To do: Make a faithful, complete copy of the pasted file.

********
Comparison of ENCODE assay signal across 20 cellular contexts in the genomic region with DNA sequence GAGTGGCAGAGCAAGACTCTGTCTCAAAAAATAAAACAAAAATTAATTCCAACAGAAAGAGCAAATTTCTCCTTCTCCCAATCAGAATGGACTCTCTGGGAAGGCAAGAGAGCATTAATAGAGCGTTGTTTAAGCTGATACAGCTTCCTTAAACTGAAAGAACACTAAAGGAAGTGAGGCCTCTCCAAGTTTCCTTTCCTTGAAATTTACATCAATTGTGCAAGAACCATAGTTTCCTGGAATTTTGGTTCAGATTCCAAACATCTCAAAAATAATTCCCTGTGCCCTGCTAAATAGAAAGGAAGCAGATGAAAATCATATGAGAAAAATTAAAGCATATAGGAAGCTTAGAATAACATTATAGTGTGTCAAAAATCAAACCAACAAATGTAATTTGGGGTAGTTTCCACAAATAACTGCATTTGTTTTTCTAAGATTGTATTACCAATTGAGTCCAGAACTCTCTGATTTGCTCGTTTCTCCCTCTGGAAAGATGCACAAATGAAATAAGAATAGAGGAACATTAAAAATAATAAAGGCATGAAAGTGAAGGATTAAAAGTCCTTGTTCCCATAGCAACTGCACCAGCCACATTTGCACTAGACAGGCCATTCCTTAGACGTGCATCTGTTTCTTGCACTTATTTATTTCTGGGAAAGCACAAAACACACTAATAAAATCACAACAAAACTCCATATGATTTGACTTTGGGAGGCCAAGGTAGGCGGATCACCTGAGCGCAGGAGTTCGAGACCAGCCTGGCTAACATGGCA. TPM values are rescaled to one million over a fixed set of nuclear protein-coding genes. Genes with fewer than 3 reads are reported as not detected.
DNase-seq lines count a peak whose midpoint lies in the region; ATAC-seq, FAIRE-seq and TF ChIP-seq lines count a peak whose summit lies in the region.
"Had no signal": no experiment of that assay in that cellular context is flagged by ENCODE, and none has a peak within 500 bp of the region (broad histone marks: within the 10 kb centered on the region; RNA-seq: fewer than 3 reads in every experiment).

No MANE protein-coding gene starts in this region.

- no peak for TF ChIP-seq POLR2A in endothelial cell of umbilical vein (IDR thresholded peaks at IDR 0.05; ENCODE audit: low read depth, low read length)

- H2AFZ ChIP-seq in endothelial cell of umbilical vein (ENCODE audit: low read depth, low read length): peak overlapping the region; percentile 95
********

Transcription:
Comparison of ENCODE assay signal across 20 cellular contexts in the genomic region with DNA sequence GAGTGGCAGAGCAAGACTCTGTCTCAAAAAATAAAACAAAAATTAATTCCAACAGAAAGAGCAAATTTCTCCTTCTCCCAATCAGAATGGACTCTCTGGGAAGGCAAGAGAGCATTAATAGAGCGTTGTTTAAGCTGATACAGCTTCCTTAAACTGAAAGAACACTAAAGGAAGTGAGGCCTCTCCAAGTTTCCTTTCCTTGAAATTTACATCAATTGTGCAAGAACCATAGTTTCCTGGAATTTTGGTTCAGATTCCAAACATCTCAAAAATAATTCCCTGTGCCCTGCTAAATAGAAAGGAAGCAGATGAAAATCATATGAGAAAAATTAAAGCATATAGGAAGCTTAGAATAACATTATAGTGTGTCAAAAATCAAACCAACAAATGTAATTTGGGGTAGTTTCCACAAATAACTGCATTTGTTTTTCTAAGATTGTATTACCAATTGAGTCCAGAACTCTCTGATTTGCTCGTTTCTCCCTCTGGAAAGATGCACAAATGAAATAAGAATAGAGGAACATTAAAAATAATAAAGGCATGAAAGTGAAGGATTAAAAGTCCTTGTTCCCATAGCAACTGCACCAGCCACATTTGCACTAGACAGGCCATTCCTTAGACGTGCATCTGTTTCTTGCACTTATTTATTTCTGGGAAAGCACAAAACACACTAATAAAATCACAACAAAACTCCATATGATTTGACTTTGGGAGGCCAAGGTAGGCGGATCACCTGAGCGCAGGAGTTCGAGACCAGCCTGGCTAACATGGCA. TPM values are rescaled to one million over a fixed set of nuclear protein-coding genes. Genes with fewer than 3 reads are reported as not detected.
DNase-seq lines count a peak whose midpoint lies in the region; ATAC-seq, FAIRE-seq and TF ChIP-seq lines count a peak whose summit lies in the region.
"Had no signal": no experiment of that assay in that cellular context is flagged by ENCODE, and none has a peak within 500 bp of the region (broad histone marks: within the 10 kb centered on the region; RNA-seq: fewer than 3 reads in every experiment).

No MANE protein-coding gene starts in this region.

- no peak for TF ChIP-seq POLR2A in endothelial cell of umbilical vein (IDR thresholded peaks at IDR 0.05; ENCODE audit: low read depth, low read length)

- H2AFZ ChIP-seq in endothelial cell of umbilical vein (ENCODE audit: low read depth, low read length): peak overlapping the region; percentile 95